Birth and death registration still low in West Nile

todayAugust 26, 2021

By Pamela Atim

Government has decried the low response to birth and death registration among residents in West Nile despite the available enabling legislation.
Arua district registration officer Christine Ajok says a number of people do not attach value to the documents. She says there are deliberate efforts needed to compel people to embrace the documents.
‘’Our community response to birth and death registration is still low. We need capacity building to boost people’s interest to embrace these documents, including the duty bearers to have each and every birth within the facility registered. Though we also have a challenge with the death where a person processes the death certificate based on demand. We have scenarios where someone wants to process benefits of a deceased brother and therefore runs to have this death registered. However we are looking at a more sustainable birth and death registration. What gives us hope is that we registered 7,500 registrations in the 2020/2021 financial year. People need to be encouraged to go for registration’’, she said.
In 2012, government embarked on the issuance of birth certificates with funding from United Nations Children's Fund UNICEF.
In March 2016, the National Identification and Registration Authority-NIRA took over the mandate of issuing birth and death certificates to Ugandan citizens from Uganda Registration Services Bureau-URSB.  
But Morris Kwach, the Nebbi District Secretary for finance says most people miss lifetime opportunities because of failure to present birth certificates when they are needed.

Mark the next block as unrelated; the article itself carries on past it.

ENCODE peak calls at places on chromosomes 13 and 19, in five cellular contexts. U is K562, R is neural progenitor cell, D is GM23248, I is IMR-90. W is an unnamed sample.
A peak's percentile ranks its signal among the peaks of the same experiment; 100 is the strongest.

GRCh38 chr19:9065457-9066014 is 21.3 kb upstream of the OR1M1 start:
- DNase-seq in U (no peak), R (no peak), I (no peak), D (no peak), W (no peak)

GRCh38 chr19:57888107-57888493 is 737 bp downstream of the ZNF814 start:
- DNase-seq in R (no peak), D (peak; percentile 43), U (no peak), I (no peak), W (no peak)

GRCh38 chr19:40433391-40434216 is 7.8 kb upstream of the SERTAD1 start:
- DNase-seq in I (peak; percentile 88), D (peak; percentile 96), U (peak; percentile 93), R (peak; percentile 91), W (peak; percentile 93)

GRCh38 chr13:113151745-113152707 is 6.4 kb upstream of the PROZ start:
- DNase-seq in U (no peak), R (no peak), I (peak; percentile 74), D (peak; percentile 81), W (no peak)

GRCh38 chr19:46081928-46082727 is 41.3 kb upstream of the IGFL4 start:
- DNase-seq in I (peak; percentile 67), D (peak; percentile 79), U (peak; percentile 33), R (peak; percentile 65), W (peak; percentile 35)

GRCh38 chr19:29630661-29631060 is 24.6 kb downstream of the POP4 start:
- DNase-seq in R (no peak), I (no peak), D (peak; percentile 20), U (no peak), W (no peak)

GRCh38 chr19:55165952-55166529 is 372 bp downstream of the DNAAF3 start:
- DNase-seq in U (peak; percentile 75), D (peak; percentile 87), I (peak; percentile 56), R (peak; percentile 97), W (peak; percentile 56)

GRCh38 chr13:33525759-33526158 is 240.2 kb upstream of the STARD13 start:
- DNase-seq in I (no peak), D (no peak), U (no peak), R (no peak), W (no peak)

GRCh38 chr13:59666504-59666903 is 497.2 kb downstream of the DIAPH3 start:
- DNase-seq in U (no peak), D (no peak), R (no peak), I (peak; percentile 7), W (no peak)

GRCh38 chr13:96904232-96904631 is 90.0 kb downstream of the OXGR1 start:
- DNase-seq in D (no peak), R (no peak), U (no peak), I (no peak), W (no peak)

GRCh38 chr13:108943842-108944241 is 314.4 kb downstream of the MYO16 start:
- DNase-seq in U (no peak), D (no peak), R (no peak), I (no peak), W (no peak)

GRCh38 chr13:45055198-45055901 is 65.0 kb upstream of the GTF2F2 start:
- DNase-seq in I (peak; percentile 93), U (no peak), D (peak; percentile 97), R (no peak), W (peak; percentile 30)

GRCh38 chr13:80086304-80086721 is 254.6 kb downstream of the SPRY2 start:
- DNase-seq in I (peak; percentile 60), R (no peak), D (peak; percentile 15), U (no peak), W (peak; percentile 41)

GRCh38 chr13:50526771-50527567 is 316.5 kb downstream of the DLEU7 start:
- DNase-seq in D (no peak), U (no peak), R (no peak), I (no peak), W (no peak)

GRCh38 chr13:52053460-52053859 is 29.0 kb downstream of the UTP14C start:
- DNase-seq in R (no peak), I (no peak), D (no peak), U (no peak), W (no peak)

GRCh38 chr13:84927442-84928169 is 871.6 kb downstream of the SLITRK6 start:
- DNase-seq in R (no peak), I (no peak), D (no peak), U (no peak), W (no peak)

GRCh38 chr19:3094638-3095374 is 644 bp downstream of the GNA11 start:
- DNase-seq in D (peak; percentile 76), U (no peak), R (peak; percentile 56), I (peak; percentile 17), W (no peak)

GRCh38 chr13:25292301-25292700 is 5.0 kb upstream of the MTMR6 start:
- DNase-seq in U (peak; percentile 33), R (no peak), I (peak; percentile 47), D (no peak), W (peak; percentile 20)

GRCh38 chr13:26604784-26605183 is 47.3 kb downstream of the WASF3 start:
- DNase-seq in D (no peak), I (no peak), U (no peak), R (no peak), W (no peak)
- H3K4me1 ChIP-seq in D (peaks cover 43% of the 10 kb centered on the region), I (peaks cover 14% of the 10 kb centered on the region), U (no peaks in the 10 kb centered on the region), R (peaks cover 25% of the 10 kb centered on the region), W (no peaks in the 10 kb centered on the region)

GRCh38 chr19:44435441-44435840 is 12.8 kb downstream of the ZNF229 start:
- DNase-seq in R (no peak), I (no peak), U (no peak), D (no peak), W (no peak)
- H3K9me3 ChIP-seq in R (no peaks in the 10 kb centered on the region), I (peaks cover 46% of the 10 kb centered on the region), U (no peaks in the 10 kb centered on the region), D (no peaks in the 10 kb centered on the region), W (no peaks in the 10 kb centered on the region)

"Traditionally our people have nothing to do with birth certificates. Things back fire for them when lifetime opportunities come and that's when they begin forging birth certificates and see the importance of the document", Kwach said in a recent interview.
Why is birth certificate important?
Birth certificate just like death are important documents that can be a requirement to access certain services.
According to the United Nations Children’s Fund UNICEF, birth registration is a vital step towards protection from abuse and exploitation. Besides providing an official record of a child’s existence and nationality and being a fundamental right, any enforcement of minimum-age legislation depends on the birth certificate.
For instance a birth certificate can be used to protect a child from illegal recruitment by armed forces, protection from child marriage or from hazardous forms of work.
Arua district registration officer Christine Ajok says on average it takes 24 hours for one to get  certification which was  not the case in the earlier years due to lack of  the registration officer.
Article 18 of the Constitution states that the state shall register every births, marriage and deaths occurring in Uganda. Birth registration requirements include the particulars of the child, the parent’s particulars including national identification card photocopies among others.

While birth registration is compulsory for all people in Uganda according to the Births and Deaths Registration Act of 1970, the reality is that recent estimates from Mobile Vital Records Systems VRS and administrative data indicate that about 2.8 million of the approximately 7 million children under the age of 5 years in Uganda are not registered.  
Without a legal identity that comes with birth registration, a child may not be able to prove their age, nationality and parentage, and as a result, they will not have institutional protection and are more vulnerable to exploitation, violence, neglect, early marriages, child labour, sexual trafficking and slavery. They may also not be able to claim basic services, such as access to education and health, as well as social protection. 

COVER PHOTO: Birth Certificate. Courtesy photo.

Share this article

Follow us on Twitter
Follow us on Facebook